Washington Smoke Map

*The map above is not able to display all state air quality monitors. Click here to see all monitors in Washington: WA Ecology Air Monitors

Note: Some users might notice intermittent discrepancies in colors shown on the map of air quality monitors above, and those reported on the Department of Ecology's official page. This is because Ecology believes their method of calculating the air quality category (i.e. “Good”, “Moderate”, Unhealthy” etc) is more protective of public health in Washington. If in doubt as to which better represents public health risk, use the more stringent of the two (i.e. the map showing worse air quality).


Friday, September 28, 2012

Do you have smoke or air quality questions?

This Blog is being created and maintained by cooperators from the Forest Service, Department of Ecology, Environmental Protection Agency, and numerous Public Health agencies to help keep citizens informed about air quality impacts from the unprecedented levels of smoke from wildfires in Washington the last few weeks.  Please let us know if you have questions or concerns and we’ll try to get an answer up as soon as possible.  Click on the comments link at the bottom of this post to ask your question.
Thanks and stay safe!


2 comments:

  1. Hi. Thanks so much for creating this website. I've found it to be quite useful. I noticed that you used the word "unprecedented" regarding the levels of smoke, and I also see that the EPA is involved. So I'm curious to know if this level of smoke for this extended period of time (with very little clearing) has ever occurred in the U.S... Or the world? And, if so, what were the long-term health effects? If any.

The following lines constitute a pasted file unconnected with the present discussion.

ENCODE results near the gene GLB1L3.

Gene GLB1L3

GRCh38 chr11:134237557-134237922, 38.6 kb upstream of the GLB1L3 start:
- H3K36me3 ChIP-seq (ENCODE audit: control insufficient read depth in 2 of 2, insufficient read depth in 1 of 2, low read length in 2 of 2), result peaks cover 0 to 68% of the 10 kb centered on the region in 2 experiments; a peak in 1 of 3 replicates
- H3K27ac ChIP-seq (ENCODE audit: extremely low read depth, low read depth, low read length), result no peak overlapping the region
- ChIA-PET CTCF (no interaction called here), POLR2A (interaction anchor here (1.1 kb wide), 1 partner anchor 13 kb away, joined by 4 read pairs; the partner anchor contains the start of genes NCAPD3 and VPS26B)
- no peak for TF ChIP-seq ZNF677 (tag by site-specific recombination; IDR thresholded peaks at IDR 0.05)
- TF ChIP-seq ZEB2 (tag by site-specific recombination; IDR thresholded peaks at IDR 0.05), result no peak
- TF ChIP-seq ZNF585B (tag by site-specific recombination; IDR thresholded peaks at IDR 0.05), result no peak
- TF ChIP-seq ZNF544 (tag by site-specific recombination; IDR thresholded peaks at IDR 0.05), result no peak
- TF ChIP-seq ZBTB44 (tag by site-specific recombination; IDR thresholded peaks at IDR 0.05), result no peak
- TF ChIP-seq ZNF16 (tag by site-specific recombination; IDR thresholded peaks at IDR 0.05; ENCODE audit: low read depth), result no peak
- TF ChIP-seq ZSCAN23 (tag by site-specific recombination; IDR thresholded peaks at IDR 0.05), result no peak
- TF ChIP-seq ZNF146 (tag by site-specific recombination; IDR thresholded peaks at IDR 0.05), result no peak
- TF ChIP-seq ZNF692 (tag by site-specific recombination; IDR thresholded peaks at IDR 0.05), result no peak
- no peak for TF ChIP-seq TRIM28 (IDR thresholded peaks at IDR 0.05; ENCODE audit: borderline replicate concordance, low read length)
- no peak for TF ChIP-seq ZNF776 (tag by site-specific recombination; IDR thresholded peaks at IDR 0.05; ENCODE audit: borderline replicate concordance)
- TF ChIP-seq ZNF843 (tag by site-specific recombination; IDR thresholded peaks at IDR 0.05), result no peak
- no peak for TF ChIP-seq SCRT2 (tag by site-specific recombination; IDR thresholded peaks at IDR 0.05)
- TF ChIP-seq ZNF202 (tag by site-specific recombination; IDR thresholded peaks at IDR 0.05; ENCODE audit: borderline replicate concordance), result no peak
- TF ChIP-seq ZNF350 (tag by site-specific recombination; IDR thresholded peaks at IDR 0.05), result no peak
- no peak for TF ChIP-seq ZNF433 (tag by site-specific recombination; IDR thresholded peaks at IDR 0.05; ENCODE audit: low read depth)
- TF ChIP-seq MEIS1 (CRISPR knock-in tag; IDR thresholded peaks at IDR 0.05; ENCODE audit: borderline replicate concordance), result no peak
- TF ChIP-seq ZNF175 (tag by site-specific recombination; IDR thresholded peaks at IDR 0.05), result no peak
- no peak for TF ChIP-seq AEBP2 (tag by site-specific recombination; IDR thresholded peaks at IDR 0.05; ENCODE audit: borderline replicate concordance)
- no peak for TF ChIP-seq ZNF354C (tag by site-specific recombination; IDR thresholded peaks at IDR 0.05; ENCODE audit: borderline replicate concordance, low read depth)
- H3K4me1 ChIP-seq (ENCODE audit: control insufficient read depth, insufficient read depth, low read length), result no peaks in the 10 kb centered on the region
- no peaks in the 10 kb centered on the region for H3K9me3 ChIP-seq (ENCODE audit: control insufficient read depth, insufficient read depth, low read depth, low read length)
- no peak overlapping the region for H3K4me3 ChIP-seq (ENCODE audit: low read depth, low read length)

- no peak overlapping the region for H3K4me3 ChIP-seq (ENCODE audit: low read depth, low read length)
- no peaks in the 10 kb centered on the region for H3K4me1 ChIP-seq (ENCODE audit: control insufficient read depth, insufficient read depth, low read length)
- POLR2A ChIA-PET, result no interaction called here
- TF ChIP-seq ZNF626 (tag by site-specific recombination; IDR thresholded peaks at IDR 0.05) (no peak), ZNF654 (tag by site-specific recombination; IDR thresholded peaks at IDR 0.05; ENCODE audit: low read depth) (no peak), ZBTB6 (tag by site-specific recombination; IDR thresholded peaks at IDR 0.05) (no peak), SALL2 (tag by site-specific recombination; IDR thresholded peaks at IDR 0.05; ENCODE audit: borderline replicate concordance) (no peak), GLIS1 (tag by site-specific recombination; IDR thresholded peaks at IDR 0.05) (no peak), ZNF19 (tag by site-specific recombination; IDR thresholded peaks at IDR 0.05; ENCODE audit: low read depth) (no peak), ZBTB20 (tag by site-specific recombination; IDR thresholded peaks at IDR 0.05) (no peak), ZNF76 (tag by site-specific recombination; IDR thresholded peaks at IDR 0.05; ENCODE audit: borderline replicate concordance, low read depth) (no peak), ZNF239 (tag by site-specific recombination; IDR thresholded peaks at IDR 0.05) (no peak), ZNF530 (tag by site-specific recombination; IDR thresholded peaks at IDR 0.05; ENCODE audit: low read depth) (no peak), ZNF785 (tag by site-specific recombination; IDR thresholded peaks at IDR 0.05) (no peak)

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  2. Hi, thanks for your question. When I used the term unprecidented I was thinking of the combination of duration, severity, and the number of people affected by this ongoing smoke event. So I think (with no hard facts in front of me to support this) I believe this is certainly the worst impact we've seen in Washington. And probably in the US, depending on how you think about it. For example the SW experienced widespread and serious smoke a couple of years ago but not the high concentrations for so long like we've had. I can't really address impacts around the world but I do know of monitoring in Brazil that has shown impacts even worse than this! But for the US, thinking about impacts from fires in recent memory, this is truely a very severe and significant event. I'm going to get you a more complete answer, especially on the health aspects, but there are just a few of us watching things this weekend so look for a more complete answer early next week. Good questions!

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